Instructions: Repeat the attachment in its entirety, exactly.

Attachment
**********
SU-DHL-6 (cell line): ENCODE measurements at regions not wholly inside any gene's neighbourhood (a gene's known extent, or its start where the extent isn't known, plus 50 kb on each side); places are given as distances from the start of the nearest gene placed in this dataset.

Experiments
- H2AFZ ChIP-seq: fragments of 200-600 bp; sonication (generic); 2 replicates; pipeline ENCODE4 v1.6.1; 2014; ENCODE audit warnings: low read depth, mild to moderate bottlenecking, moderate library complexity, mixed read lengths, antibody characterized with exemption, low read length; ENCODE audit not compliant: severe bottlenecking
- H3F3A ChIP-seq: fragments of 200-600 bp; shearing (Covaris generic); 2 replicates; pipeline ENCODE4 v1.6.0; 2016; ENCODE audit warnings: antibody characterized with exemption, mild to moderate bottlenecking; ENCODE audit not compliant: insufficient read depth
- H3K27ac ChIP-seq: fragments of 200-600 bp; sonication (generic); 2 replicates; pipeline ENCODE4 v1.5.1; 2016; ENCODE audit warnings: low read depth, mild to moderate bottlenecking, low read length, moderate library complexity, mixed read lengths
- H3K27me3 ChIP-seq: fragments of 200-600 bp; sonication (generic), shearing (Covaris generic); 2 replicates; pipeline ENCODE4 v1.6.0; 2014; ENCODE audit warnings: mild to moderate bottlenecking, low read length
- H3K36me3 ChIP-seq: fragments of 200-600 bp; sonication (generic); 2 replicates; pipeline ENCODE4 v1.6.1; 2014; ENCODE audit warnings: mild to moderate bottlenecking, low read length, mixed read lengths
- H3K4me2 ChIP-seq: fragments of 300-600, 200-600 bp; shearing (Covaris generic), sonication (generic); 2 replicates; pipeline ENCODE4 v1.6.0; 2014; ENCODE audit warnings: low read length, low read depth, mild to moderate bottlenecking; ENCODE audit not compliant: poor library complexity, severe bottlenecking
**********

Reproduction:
SU-DHL-6 (cell line): ENCODE measurements at regions not wholly inside any gene's neighbourhood (a gene's known extent, or its start where the extent isn't known, plus 50 kb on each side); places are given as distances from the start of the nearest gene placed in this dataset.

Experiments
- H2AFZ ChIP-seq: fragments of 200-600 bp; sonication (generic); 2 replicates; pipeline ENCODE4 v1.6.1; 2014; ENCODE audit warnings: low read depth, mild to moderate bottlenecking, moderate library complexity, mixed read lengths, antibody characterized with exemption, low read length; ENCODE audit not compliant: severe bottlenecking
- H3F3A ChIP-seq: fragments of 200-600 bp; shearing (Covaris generic); 2 replicates; pipeline ENCODE4 v1.6.0; 2016; ENCODE audit warnings: antibody characterized with exemption, mild to moderate bottlenecking; ENCODE audit not compliant: insufficient read depth
- H3K27ac ChIP-seq: fragments of 200-600 bp; sonication (generic); 2 replicates; pipeline ENCODE4 v1.5.1; 2016; ENCODE audit warnings: low read depth, mild to moderate bottlenecking, low read length, moderate library complexity, mixed read lengths
- H3K27me3 ChIP-seq: fragments of 200-600 bp; sonication (generic), shearing (Covaris generic); 2 replicates; pipeline ENCODE4 v1.6.0; 2014; ENCODE audit warnings: mild to moderate bottlenecking, low read length
- H3K36me3 ChIP-seq: fragments of 200-600 bp; sonication (generic); 2 replicates; pipeline ENCODE4 v1.6.1; 2014; ENCODE audit warnings: mild to moderate bottlenecking, low read length, mixed read lengths
- H3K4me2 ChIP-seq: fragments of 300-600, 200-600 bp; shearing (Covaris generic), sonication (generic); 2 replicates; pipeline ENCODE4 v1.6.0; 2014; ENCODE audit warnings: low read length, low read depth, mild to moderate bottlenecking; ENCODE audit not compliant: poor library complexity, severe bottlenecking